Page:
First posted the photographs on 4/8 and liked how it played against Dylan and the Dead (1989) "All Along the Watchtower", but copyrights... I couldn't use Dylan and the Dead on YouTube- rock it Google.
But now I think the ballads about John Henry resonate for me - the classic man against machine tale, and I think that this conference was about that and more (mechanical, chemical). It needs a ballad. Sort of like the one about digging a tunnel for the railroad...but more about the one in progress, digging for the truth. The music is from the great Anthology of American Music. Vol. 2. (Neil Zusman, 2011-04-19).
“John Hardy” stands right next to “John Henry” as one of the most popular “figures” in the folk song tradition. (In the Anthology too, they are next to each other). In fact, many people combined the two songs and many scholars confused the two characters as Alan Lomax once said. Both were black railroad workers but their story is quite different.
The historical John Hardy killed a man during a crap game and was hanged for his crime. Before his execution he wanted to make peace with God so they sent a preacher and went to the river to baptise him. On the scaffold he claimed his repentance for his crime and probably sang some verses that would be included in the ballad that bore his name.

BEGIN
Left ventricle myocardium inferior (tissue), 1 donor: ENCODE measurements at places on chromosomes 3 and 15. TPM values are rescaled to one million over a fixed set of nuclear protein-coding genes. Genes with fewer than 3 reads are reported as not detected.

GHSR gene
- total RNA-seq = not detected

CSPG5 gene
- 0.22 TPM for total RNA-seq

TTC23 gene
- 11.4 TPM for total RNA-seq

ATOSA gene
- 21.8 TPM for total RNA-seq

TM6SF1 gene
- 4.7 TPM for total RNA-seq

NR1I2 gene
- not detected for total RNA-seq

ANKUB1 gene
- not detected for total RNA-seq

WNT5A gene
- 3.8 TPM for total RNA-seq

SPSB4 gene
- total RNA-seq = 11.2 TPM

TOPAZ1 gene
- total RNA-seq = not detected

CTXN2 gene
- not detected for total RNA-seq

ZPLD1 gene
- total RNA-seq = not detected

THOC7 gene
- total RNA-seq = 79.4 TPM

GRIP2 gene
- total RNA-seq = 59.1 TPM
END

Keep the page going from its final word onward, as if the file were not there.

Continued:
Harry Smith, ed. Anthology of American Music. Vol. 2. Smithsonian Folkways Recordings. 1997. "The Williamson Brothers & Curry: Gonna Die With My Hammer in My Hand".; "The Carter Family: John Hardy Was a Desperate Little Man."
Steel-drivin' men like John Henry used large hammers and stakes to pound holes into the rock, which were then filled with explosives that would blast a cavity deeper and deeper into the mountain. In the folk ballads, the central event took place under such conditions.
Eager to reduce costs and speed up progress, some tunnel engineers were using steam drills to power their way into the rock. According to some accounts, on hearing of the machine, John Henry challenged the steam drill to a contest. He won, but died of exhaustion, his life cut short by his own superhuman effort.
Carlene Hempel, Deb Procopio, Dan Shaver, Beth Novak. John Henry The Steel Driving Man. Electronic Resource. Accessed 2011-04-19.
Discover this great Anthology of American Folk Music by Harry Smith here and an even more amazing resource exploring it:
Gadaya. The Old Weird America. "Gonna Die with a Hammer in my Hand." Electronic Resource. Accessed 2011-04-19.